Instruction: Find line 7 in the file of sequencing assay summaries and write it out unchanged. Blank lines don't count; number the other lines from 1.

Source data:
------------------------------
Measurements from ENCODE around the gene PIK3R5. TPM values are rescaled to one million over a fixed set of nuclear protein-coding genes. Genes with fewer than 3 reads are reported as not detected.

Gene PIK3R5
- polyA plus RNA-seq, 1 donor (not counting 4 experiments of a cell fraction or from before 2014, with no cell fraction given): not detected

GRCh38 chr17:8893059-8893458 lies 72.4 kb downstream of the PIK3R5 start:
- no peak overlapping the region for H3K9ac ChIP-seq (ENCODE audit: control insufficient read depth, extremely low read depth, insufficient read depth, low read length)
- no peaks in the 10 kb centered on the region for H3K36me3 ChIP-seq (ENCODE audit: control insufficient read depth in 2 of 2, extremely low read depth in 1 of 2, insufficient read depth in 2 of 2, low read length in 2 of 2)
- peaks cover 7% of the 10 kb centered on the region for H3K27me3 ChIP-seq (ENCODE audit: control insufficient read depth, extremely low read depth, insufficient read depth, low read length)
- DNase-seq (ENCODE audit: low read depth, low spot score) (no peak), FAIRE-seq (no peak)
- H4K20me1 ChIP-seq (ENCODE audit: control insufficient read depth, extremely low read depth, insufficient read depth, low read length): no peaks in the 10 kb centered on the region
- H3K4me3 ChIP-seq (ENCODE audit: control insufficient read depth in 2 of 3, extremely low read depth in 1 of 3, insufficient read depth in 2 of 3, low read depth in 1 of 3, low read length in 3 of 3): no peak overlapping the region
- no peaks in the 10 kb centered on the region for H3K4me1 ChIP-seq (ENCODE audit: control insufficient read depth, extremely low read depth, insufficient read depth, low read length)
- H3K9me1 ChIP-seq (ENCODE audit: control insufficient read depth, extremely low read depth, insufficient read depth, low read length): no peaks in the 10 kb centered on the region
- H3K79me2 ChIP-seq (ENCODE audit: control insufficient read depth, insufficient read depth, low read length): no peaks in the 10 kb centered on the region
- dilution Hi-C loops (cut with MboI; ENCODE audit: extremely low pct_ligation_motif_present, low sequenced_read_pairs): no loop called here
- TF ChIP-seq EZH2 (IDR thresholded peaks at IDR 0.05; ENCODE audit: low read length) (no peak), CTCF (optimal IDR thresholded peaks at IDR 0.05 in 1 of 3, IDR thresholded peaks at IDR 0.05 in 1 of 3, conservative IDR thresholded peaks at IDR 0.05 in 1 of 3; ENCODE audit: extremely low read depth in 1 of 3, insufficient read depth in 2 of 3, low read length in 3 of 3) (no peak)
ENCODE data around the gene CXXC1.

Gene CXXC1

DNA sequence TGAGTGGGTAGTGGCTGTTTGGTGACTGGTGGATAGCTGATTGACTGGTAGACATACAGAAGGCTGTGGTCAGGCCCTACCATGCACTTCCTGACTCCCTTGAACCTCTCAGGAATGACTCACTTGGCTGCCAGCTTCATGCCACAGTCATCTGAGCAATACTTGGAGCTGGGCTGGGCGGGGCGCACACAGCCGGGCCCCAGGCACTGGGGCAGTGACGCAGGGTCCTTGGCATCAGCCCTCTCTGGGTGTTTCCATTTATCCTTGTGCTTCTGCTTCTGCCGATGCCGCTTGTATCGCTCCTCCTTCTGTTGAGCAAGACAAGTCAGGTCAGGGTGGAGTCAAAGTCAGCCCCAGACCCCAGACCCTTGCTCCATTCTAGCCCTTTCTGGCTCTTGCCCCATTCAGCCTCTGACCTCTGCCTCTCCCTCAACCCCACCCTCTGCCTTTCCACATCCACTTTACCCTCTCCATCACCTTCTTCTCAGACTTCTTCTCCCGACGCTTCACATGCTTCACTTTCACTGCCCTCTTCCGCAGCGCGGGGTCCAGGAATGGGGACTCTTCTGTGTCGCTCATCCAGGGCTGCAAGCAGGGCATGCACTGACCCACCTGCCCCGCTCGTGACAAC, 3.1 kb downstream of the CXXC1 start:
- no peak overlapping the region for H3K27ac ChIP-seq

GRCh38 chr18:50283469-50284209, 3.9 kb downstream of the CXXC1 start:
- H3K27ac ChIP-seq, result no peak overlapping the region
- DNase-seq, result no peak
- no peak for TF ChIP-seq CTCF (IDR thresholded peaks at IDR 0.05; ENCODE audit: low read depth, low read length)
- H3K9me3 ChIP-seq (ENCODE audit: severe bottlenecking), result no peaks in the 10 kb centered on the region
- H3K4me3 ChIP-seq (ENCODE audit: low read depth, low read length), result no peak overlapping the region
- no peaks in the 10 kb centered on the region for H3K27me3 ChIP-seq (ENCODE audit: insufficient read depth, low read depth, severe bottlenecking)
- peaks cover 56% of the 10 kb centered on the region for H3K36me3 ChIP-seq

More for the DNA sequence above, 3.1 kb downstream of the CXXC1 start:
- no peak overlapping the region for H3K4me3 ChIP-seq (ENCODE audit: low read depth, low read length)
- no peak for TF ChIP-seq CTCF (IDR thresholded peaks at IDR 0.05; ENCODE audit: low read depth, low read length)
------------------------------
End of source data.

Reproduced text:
- peaks cover 7% of the 10 kb centered on the region for H3K27me3 ChIP-seq (ENCODE audit: control insufficient read depth, extremely low read depth, insufficient read depth, low read length)